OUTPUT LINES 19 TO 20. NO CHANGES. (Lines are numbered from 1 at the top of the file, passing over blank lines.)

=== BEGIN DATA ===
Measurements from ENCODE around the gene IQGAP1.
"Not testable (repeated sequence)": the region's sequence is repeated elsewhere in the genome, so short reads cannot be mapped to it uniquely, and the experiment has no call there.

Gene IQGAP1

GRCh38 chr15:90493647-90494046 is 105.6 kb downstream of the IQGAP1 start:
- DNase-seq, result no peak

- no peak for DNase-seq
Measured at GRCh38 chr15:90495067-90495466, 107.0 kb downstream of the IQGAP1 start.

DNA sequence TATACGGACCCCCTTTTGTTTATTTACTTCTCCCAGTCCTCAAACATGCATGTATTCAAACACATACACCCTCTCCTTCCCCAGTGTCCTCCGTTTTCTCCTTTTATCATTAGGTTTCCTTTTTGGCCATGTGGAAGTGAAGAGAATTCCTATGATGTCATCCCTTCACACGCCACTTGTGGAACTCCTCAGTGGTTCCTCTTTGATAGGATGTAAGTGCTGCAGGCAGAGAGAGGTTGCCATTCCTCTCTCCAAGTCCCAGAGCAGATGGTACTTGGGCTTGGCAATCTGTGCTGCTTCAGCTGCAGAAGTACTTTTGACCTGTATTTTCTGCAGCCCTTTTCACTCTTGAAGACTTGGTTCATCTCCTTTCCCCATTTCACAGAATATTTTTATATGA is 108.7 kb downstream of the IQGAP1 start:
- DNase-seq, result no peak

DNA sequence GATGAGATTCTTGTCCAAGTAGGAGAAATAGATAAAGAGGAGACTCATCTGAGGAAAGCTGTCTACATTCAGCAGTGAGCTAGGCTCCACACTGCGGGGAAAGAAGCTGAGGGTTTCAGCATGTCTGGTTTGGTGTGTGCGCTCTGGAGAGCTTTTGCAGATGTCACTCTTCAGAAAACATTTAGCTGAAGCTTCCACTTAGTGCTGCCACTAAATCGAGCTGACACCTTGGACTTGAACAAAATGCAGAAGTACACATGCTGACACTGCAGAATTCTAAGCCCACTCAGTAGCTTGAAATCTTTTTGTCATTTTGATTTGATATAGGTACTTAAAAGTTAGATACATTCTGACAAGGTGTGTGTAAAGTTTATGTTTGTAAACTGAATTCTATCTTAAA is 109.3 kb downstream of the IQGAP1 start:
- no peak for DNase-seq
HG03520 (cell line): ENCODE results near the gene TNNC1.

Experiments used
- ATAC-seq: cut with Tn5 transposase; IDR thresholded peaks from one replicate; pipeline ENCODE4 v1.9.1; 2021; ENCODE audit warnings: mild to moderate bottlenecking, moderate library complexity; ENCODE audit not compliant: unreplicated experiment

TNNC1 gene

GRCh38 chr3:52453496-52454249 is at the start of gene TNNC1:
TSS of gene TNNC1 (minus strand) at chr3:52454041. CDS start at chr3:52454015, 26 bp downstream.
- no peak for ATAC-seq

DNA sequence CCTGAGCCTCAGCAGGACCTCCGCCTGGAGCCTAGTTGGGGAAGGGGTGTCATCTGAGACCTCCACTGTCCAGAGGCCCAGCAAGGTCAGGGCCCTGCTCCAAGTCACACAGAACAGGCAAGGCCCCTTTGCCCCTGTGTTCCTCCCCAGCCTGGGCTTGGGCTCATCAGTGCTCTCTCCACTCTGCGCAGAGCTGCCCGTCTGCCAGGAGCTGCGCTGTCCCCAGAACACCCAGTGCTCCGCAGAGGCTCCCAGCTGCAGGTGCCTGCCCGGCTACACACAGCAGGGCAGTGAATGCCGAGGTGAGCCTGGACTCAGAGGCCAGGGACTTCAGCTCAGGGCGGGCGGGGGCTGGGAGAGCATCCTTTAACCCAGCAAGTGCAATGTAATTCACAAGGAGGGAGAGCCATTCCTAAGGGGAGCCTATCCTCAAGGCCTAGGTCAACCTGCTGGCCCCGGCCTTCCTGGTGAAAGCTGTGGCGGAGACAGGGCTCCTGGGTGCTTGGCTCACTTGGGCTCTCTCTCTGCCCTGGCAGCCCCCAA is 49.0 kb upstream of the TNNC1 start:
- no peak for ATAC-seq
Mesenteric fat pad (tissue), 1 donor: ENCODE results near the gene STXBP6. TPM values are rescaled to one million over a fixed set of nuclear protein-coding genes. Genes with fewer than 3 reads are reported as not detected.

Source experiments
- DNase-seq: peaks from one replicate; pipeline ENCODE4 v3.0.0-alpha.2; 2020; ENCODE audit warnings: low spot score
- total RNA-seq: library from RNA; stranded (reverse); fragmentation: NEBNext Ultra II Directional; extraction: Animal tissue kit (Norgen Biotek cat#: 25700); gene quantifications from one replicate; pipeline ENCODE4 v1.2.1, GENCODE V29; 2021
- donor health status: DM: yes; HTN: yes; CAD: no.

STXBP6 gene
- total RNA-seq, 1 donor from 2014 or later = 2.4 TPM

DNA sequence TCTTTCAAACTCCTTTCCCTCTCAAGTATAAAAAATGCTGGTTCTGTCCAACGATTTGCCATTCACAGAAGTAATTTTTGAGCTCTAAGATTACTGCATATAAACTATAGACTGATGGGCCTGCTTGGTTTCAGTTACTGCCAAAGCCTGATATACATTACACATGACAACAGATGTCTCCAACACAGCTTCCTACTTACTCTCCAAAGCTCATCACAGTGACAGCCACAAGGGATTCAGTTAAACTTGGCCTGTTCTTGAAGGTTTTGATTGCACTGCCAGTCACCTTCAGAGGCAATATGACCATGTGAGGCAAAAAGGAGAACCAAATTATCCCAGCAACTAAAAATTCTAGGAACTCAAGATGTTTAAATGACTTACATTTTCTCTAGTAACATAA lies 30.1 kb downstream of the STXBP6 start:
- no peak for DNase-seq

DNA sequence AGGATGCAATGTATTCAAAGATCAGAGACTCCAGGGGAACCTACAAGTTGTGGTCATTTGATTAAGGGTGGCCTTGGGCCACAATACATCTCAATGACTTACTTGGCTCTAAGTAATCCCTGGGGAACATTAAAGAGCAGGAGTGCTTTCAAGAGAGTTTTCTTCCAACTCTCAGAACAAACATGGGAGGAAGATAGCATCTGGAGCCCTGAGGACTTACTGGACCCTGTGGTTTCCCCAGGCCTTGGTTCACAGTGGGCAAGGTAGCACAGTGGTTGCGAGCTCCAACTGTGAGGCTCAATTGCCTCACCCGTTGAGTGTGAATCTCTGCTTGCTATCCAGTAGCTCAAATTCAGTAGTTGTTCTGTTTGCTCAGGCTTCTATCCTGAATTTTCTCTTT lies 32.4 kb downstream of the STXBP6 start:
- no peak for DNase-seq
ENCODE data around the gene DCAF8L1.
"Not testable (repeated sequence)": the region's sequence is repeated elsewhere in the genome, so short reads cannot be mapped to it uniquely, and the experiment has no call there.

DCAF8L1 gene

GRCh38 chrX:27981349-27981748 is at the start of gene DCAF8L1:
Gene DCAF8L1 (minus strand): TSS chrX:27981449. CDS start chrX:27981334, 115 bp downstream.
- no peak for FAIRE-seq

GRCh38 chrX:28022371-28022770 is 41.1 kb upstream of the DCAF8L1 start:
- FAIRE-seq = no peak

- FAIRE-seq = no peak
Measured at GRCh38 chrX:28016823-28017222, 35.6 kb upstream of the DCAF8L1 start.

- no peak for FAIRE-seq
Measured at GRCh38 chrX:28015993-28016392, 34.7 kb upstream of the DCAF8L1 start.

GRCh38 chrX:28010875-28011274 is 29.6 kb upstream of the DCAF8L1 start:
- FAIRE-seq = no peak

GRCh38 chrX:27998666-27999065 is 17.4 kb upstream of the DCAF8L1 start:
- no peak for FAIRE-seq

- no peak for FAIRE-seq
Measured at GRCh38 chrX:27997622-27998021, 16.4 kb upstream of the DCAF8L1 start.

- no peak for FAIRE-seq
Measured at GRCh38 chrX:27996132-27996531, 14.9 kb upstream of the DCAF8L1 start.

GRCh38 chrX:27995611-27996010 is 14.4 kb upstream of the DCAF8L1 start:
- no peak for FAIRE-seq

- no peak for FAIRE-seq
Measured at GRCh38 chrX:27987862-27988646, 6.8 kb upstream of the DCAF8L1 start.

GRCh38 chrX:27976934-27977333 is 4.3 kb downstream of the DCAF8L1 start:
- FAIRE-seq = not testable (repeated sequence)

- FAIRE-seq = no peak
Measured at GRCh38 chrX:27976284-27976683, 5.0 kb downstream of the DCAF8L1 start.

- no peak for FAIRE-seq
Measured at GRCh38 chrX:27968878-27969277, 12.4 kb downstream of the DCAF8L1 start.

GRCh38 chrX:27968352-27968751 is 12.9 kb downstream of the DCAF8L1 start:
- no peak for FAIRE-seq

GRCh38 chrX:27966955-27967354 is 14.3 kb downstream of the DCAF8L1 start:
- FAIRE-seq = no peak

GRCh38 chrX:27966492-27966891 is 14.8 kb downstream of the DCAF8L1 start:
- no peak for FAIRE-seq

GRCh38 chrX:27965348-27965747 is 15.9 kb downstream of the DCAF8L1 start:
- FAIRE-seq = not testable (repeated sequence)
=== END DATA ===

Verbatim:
DNA sequence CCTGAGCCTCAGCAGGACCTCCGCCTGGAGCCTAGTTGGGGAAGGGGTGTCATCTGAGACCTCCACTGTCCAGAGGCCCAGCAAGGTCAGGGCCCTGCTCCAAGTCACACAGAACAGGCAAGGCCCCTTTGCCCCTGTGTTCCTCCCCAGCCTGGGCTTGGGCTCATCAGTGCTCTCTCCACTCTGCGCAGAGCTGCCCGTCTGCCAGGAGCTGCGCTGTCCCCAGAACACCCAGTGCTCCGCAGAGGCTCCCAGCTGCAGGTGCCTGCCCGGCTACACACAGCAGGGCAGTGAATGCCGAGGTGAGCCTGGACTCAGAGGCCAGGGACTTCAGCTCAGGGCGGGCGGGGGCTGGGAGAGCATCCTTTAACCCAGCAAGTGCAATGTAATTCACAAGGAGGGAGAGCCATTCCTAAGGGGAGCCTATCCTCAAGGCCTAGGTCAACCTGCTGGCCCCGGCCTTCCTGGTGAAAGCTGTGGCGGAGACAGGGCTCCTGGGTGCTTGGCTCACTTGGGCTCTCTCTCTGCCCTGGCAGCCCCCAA is 49.0 kb upstream of the TNNC1 start:
- no peak for ATAC-seq